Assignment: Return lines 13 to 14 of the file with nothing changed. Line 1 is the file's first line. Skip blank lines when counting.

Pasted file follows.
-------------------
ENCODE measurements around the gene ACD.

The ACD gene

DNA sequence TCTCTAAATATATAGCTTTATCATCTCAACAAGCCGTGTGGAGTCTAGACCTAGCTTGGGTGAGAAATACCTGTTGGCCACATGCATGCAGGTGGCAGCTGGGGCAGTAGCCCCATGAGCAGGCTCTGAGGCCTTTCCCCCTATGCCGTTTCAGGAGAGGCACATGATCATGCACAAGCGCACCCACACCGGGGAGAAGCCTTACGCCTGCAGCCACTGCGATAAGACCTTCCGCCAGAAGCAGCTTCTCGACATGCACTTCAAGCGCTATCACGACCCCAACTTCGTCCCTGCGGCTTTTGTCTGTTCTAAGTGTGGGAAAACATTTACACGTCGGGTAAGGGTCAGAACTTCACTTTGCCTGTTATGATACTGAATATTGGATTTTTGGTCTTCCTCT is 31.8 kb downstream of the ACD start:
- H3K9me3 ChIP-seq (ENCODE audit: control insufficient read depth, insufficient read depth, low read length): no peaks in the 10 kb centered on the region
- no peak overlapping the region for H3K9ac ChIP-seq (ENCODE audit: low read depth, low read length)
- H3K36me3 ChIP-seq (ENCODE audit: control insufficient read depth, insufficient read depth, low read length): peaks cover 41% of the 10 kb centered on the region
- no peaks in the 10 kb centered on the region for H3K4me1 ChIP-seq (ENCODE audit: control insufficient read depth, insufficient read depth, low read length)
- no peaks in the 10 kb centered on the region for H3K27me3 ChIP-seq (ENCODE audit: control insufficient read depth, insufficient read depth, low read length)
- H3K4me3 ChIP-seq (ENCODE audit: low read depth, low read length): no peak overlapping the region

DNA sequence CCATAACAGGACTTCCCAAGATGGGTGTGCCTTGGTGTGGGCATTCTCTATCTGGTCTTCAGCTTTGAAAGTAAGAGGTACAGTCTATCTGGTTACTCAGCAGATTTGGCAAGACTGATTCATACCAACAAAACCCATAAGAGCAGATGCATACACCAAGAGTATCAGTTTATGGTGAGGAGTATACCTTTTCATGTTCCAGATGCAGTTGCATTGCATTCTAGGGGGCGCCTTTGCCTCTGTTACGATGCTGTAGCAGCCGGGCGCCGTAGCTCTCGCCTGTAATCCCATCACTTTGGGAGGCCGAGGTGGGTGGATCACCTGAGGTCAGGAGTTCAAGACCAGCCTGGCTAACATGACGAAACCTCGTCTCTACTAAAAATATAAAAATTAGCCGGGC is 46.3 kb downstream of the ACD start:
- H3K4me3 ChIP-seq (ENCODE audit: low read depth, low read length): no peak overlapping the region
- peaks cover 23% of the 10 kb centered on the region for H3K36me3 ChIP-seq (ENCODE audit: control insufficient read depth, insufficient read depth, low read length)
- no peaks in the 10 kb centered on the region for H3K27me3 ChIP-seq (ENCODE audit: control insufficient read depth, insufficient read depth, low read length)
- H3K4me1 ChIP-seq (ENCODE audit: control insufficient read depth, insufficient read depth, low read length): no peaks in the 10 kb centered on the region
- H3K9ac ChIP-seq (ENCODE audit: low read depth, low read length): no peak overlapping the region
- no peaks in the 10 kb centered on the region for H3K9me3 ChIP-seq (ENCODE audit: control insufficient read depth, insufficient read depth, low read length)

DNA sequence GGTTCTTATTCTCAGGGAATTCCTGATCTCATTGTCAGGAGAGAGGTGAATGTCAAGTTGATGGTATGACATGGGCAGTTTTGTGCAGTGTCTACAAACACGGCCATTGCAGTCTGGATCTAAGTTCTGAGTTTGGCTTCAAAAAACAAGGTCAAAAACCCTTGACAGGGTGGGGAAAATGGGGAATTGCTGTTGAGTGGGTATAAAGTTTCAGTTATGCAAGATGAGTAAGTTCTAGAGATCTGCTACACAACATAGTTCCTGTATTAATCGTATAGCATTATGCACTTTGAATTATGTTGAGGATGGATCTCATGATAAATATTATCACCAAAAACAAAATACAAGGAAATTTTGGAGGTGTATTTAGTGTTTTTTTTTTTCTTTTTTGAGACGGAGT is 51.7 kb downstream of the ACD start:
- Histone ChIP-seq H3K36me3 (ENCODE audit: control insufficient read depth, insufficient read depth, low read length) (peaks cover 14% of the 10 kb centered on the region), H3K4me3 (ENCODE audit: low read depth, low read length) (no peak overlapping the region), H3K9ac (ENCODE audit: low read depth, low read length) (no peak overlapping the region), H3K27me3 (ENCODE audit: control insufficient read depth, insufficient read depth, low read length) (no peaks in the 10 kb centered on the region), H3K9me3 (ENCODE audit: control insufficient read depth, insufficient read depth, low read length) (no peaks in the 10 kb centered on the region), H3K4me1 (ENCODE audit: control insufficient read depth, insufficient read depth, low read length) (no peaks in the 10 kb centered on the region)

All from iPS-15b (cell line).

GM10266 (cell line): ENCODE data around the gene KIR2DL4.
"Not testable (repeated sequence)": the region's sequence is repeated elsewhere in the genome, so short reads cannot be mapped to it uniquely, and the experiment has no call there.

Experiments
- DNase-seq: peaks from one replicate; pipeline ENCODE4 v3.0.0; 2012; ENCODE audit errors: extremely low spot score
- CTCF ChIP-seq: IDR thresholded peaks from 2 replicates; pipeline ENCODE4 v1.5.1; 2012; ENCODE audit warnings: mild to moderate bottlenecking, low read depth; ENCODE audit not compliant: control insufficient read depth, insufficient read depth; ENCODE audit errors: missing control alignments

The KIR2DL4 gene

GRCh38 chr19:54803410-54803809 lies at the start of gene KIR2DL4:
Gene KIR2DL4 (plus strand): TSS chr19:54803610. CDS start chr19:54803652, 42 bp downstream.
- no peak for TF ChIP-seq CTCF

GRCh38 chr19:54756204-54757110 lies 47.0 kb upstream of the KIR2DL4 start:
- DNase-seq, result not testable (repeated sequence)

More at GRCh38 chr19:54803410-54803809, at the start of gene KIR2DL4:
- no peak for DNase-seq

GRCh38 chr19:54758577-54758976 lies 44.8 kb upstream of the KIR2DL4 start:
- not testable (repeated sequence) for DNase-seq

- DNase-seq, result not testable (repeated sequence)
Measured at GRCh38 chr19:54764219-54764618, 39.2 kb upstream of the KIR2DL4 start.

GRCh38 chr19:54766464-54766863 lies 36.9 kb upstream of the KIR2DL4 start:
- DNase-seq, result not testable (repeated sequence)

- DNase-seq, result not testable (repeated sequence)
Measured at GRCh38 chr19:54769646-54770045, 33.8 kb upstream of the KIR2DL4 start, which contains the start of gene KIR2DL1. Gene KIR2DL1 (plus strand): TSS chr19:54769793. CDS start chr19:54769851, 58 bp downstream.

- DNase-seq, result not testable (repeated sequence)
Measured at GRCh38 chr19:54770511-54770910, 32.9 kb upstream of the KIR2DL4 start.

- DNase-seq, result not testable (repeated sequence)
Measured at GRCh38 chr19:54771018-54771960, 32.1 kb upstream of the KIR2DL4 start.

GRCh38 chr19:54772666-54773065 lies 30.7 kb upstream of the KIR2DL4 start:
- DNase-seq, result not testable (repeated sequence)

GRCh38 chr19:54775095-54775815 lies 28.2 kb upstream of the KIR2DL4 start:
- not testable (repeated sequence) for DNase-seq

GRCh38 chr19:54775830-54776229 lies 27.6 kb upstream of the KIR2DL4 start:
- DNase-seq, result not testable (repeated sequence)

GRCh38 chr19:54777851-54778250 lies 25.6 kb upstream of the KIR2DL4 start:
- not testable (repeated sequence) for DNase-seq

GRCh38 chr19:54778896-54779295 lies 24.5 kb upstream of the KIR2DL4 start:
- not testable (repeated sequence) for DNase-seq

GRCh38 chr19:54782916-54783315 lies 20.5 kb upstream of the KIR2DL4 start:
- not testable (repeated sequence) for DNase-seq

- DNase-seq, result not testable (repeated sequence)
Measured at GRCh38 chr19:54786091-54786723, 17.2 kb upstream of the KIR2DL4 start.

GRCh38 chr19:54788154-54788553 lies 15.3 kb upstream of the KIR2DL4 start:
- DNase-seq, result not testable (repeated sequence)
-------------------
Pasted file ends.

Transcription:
- no peaks in the 10 kb centered on the region for H3K27me3 ChIP-seq (ENCODE audit: control insufficient read depth, insufficient read depth, low read length)
- H3K4me1 ChIP-seq (ENCODE audit: control insufficient read depth, insufficient read depth, low read length): no peaks in the 10 kb centered on the region